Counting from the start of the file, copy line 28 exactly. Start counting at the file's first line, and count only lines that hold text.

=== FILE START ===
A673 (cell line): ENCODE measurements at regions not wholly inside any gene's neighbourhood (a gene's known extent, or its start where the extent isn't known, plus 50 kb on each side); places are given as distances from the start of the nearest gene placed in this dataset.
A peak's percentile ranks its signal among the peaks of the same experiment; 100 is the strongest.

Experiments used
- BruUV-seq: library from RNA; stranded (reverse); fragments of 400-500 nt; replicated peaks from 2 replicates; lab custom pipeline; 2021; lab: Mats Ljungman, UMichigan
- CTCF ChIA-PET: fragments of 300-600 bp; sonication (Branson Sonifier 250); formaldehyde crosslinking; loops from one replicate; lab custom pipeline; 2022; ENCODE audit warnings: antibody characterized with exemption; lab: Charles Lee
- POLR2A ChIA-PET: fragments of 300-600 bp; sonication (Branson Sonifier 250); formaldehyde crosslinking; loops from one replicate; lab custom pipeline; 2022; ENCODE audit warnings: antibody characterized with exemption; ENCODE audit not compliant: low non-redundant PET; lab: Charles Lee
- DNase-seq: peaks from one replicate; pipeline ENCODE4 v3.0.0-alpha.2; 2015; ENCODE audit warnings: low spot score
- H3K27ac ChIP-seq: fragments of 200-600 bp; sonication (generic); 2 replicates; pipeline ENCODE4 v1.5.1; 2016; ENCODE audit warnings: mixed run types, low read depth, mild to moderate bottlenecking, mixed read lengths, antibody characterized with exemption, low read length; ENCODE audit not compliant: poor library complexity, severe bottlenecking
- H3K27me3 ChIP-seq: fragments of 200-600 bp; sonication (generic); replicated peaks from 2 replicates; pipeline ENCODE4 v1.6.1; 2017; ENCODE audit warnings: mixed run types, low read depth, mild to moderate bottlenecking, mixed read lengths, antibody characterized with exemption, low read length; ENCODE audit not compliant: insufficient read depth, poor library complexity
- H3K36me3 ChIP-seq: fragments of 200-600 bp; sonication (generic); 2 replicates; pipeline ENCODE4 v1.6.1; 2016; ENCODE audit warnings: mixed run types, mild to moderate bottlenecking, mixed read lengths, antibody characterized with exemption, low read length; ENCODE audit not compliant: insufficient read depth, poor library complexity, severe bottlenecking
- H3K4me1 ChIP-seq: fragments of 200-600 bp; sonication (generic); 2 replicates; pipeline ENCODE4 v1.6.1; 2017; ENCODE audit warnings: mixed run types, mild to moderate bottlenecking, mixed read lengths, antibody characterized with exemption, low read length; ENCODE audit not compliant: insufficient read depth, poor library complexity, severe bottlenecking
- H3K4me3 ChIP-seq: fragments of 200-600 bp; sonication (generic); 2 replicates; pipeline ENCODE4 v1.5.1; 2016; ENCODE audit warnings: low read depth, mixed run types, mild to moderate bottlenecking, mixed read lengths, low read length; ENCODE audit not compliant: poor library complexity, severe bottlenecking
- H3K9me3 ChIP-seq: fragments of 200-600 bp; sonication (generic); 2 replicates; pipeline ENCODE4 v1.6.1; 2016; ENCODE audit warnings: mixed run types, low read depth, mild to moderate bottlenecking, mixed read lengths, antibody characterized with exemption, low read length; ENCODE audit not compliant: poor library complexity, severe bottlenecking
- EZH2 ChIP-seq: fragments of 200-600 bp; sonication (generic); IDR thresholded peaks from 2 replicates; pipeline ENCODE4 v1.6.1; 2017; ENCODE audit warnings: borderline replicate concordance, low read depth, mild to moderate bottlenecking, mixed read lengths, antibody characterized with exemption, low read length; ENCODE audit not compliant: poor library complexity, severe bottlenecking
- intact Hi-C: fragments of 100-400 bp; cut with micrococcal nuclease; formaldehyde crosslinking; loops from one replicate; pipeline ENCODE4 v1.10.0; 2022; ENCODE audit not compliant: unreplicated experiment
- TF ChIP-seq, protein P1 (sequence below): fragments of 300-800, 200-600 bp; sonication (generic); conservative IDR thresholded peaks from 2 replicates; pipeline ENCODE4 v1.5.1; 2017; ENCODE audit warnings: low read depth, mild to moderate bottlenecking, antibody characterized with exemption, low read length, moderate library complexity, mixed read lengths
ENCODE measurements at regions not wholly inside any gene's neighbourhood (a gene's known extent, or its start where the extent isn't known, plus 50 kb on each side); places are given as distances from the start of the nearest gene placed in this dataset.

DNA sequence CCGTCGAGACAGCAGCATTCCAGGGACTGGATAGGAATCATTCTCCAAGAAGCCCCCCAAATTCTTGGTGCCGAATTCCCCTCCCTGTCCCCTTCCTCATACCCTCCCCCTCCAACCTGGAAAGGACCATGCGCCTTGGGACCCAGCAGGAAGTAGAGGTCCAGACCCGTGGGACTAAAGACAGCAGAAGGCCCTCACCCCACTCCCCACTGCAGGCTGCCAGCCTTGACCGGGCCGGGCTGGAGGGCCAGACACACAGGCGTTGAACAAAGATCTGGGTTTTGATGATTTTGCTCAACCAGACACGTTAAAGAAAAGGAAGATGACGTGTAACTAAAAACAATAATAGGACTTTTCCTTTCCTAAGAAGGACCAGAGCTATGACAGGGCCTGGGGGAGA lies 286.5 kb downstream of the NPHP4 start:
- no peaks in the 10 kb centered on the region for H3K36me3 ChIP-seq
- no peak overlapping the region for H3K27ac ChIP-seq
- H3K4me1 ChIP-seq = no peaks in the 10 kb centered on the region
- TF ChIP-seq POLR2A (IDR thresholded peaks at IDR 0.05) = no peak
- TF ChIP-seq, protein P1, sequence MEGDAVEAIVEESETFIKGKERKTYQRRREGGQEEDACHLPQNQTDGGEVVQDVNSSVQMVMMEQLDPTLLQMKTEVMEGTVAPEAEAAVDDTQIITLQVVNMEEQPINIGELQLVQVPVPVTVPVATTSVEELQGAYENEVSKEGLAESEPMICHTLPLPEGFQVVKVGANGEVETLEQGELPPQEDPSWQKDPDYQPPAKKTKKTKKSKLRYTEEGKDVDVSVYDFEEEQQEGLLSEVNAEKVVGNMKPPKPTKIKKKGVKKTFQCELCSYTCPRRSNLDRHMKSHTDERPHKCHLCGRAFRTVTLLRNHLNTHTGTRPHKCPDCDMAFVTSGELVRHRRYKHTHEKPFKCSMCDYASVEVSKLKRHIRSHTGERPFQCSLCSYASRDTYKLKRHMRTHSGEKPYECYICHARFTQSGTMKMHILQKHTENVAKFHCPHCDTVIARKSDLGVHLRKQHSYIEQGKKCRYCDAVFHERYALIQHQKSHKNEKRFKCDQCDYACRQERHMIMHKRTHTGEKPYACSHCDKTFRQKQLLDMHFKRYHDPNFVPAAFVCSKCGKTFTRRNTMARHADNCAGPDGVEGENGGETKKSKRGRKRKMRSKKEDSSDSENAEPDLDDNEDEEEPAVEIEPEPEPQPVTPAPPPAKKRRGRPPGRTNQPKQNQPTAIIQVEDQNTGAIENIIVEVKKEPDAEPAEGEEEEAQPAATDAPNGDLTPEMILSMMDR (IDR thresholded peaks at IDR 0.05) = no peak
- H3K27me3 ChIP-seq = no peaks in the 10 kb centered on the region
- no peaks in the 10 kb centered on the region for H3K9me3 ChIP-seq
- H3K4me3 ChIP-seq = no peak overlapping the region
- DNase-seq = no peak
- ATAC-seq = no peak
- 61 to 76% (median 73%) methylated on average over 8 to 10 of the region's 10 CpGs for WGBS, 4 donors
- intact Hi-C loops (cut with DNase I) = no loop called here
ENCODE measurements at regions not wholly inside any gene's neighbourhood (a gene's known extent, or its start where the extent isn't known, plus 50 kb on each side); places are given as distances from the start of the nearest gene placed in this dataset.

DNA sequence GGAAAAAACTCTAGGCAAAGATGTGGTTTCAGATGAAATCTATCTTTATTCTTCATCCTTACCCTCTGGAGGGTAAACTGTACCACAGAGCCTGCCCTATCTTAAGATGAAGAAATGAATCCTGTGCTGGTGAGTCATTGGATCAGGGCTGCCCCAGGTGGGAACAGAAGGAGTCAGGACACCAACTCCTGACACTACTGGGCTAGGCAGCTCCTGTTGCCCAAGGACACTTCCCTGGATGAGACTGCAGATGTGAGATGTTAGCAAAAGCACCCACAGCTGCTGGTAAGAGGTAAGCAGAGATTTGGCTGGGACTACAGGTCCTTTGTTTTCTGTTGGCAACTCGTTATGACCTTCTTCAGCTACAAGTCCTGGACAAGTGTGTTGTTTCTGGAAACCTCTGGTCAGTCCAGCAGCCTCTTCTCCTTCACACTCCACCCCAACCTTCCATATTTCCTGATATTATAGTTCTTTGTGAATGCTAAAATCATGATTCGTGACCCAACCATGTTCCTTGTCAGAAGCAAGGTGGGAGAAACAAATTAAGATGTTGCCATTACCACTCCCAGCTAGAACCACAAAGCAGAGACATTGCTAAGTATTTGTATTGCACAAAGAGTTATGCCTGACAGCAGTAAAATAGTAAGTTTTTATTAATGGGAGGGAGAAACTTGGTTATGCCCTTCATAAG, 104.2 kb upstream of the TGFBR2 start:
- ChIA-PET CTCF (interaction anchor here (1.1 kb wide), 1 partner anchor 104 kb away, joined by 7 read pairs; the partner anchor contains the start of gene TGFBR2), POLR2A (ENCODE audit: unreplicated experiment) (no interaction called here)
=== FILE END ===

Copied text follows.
- ATAC-seq = no peak